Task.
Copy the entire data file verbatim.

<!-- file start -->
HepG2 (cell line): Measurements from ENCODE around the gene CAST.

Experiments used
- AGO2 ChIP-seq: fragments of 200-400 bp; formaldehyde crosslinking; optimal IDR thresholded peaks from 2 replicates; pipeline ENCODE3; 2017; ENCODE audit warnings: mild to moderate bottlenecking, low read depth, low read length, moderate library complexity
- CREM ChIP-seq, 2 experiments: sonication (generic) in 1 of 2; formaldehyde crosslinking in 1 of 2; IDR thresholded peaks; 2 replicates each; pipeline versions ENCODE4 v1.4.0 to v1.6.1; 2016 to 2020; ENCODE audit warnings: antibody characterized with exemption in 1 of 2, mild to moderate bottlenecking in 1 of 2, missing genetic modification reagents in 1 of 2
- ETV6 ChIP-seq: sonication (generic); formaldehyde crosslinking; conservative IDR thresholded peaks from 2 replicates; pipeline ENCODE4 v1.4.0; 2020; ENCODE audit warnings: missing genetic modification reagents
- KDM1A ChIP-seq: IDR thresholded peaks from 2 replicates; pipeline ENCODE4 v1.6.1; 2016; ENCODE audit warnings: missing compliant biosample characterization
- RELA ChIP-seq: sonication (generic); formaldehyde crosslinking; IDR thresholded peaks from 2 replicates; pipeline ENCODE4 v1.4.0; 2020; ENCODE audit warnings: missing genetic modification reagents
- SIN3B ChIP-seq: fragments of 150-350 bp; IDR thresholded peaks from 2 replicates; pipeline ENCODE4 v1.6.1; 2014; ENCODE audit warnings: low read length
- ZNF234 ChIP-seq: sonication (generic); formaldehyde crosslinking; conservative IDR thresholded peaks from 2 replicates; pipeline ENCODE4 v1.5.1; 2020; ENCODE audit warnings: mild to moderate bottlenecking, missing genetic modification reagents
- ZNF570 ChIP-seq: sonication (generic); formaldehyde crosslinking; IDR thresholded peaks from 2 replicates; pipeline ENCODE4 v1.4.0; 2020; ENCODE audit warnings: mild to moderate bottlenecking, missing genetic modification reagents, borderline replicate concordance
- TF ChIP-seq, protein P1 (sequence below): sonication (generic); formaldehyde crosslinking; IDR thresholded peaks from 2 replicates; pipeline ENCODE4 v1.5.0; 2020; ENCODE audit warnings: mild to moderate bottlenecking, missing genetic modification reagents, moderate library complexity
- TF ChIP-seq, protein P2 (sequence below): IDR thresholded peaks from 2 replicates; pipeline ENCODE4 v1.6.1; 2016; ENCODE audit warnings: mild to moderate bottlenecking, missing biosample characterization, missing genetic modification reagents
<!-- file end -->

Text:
HepG2 (cell line): Measurements from ENCODE around the gene CAST.

Experiments used
- AGO2 ChIP-seq: fragments of 200-400 bp; formaldehyde crosslinking; optimal IDR thresholded peaks from 2 replicates; pipeline ENCODE3; 2017; ENCODE audit warnings: mild to moderate bottlenecking, low read depth, low read length, moderate library complexity
- CREM ChIP-seq, 2 experiments: sonication (generic) in 1 of 2; formaldehyde crosslinking in 1 of 2; IDR thresholded peaks; 2 replicates each; pipeline versions ENCODE4 v1.4.0 to v1.6.1; 2016 to 2020; ENCODE audit warnings: antibody characterized with exemption in 1 of 2, mild to moderate bottlenecking in 1 of 2, missing genetic modification reagents in 1 of 2
- ETV6 ChIP-seq: sonication (generic); formaldehyde crosslinking; conservative IDR thresholded peaks from 2 replicates; pipeline ENCODE4 v1.4.0; 2020; ENCODE audit warnings: missing genetic modification reagents
- KDM1A ChIP-seq: IDR thresholded peaks from 2 replicates; pipeline ENCODE4 v1.6.1; 2016; ENCODE audit warnings: missing compliant biosample characterization
- RELA ChIP-seq: sonication (generic); formaldehyde crosslinking; IDR thresholded peaks from 2 replicates; pipeline ENCODE4 v1.4.0; 2020; ENCODE audit warnings: missing genetic modification reagents
- SIN3B ChIP-seq: fragments of 150-350 bp; IDR thresholded peaks from 2 replicates; pipeline ENCODE4 v1.6.1; 2014; ENCODE audit warnings: low read length
- ZNF234 ChIP-seq: sonication (generic); formaldehyde crosslinking; conservative IDR thresholded peaks from 2 replicates; pipeline ENCODE4 v1.5.1; 2020; ENCODE audit warnings: mild to moderate bottlenecking, missing genetic modification reagents
- ZNF570 ChIP-seq: sonication (generic); formaldehyde crosslinking; IDR thresholded peaks from 2 replicates; pipeline ENCODE4 v1.4.0; 2020; ENCODE audit warnings: mild to moderate bottlenecking, missing genetic modification reagents, borderline replicate concordance
- TF ChIP-seq, protein P1 (sequence below): sonication (generic); formaldehyde crosslinking; IDR thresholded peaks from 2 replicates; pipeline ENCODE4 v1.5.0; 2020; ENCODE audit warnings: mild to moderate bottlenecking, missing genetic modification reagents, moderate library complexity
- TF ChIP-seq, protein P2 (sequence below): IDR thresholded peaks from 2 replicates; pipeline ENCODE4 v1.6.1; 2016; ENCODE audit warnings: mild to moderate bottlenecking, missing biosample characterization, missing genetic modification reagents